I remember reading books with titles like The Narrative Art and The Structure of the Novel and even Writing to Sell. They taught me useful things, sure. So did a book called Greek Tragedy, by H.D.F. Kitto, which taught me nothing at all about science fiction but everything in the world about the relationship of plot and character. (I often recommend it to young writers, who look at me in bewilderment when I do. Generally they shrug my recommendation off, I suppose. So be it.) But I really learned about fiction by reading it. If a story held me and moved me and awed me and startled me, I read it fifty times to see how the writer had done those things to me. I looked at the opening paragraph and the closing paragraph and hunted for relationships between them; I measured the mix of dialog and expository narrative; I checked the length of paragraphs, the quantity of adjectives and adverbs, the use of punctuation, and a lot of other things. I counted the number of characters, and how many of them appeared on stage per thousand words. I studied the way complications piled up as a story unfolded.

Oh, I worked at it! I read Heinlein and Asimov and Clarke, Henry Kuttner and James Blish and Cyril Kornbluth, Fritz Leiber and Jack Vance, Bradbury and Sturgeon. I read Conrad and Faulkner, too, and Kafka, and Thomas Mann, and Joyce and Ibsen and especially Sophocles. In particular the writers I studied closely were the ones just a few years ahead of me—Robert Sheckley, Poul Anderson, Algis Budrys, Philip K. Dick, and a few others: I figured their secrets might be easier to isolate than those of the more experienced writers. (It wasn’t so.) By the time I was eighteen I had absorbed this great mass of words, I had derived from it a handful of basic principles so simple I could list them on a single page (but I’ve never let myself be talked into doing it), and I set out to write some stories.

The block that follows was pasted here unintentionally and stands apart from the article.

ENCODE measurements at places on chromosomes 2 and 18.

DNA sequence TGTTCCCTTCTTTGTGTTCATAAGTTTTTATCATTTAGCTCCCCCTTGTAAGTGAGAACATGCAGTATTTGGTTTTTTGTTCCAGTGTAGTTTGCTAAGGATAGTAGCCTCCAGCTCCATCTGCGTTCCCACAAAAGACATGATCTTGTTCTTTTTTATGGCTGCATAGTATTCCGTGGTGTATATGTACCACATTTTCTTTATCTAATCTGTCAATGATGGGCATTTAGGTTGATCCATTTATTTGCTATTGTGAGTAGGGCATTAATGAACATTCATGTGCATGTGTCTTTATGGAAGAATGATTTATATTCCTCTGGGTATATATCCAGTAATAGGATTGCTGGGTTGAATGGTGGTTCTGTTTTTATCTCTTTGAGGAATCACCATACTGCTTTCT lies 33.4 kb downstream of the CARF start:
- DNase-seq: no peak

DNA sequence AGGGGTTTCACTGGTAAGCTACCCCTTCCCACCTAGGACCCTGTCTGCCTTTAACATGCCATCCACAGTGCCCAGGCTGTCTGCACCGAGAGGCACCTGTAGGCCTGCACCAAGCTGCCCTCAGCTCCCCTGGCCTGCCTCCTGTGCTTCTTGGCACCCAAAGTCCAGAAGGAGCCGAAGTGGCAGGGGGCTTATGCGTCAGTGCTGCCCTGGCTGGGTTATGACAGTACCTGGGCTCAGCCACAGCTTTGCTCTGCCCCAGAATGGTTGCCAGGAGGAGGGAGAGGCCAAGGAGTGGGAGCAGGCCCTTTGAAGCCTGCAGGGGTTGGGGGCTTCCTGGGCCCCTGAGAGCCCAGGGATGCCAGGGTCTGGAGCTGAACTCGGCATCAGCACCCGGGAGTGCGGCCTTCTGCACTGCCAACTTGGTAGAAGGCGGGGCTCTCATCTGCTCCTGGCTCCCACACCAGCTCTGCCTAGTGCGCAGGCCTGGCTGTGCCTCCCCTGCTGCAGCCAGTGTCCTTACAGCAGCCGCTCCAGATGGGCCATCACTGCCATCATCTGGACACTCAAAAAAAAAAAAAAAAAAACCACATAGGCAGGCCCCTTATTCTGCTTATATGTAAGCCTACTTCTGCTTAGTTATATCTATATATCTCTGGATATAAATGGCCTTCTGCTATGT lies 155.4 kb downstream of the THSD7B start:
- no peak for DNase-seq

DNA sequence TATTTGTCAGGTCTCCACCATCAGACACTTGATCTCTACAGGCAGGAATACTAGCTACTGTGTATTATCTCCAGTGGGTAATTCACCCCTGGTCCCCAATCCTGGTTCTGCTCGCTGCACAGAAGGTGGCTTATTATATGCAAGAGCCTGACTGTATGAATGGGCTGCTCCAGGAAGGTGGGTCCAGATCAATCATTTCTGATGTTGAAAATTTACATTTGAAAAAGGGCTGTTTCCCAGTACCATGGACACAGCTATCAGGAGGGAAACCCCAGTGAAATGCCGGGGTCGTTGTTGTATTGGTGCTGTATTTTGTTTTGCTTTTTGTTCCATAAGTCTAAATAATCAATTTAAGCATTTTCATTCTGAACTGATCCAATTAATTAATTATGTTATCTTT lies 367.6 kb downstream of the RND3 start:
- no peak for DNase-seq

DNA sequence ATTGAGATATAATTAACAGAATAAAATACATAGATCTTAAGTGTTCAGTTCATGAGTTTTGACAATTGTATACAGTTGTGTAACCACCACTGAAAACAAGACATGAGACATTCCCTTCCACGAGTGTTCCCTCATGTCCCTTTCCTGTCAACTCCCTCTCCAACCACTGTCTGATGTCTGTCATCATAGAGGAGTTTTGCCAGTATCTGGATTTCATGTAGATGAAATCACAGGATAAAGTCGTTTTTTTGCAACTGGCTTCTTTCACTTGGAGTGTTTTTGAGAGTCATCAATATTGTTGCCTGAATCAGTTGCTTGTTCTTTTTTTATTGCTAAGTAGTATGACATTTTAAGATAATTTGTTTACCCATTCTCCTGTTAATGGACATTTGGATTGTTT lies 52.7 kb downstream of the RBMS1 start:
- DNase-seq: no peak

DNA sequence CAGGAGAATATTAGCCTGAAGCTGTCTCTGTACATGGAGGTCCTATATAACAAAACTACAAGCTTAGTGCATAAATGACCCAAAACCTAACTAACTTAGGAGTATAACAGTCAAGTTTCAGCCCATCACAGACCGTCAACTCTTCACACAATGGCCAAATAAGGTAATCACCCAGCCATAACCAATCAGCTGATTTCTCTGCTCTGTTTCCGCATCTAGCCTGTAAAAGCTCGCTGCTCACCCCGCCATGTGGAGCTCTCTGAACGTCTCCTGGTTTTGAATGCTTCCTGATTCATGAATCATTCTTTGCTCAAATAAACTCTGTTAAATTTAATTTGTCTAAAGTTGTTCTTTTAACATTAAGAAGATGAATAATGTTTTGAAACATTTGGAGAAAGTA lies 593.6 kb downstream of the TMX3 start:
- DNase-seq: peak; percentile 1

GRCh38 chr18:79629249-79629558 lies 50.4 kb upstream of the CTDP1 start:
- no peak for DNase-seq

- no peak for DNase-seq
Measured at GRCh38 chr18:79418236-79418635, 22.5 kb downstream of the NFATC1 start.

Since then I haven’t given much thought to theoretical matters; but I don’t need to, because the theory is as much a part of me as the marrow of my bones, and can be taken for granted just as readily as one’s bone marrow is. I know no other way to go about the business of becoming a writer. Sit by the campfire, listen to the storyteller, arrive at some sense of what is being done, and start doing it yourself. And very shortly, if you really are a writer, you will have so deeply internalized the principles you sought so hard to find that you stop thinking about them at all; you merely tell your stories, in what you know to be your own way. And it is your own way: but also it’s the way in which all tales have been told from Homer and Sophocles down through Kipling, Hemingway, Bradbury, Sturgeon, McCaffrey, Zelazny, whoever. Once upon a time, you say, there lived so-and-so in such and such a place, and while he was minding his own business the following absolutely astonishing thing happened to him. And so you begin; and they gather close about you, for they cannot choose but to hear.
—Robert Silverberg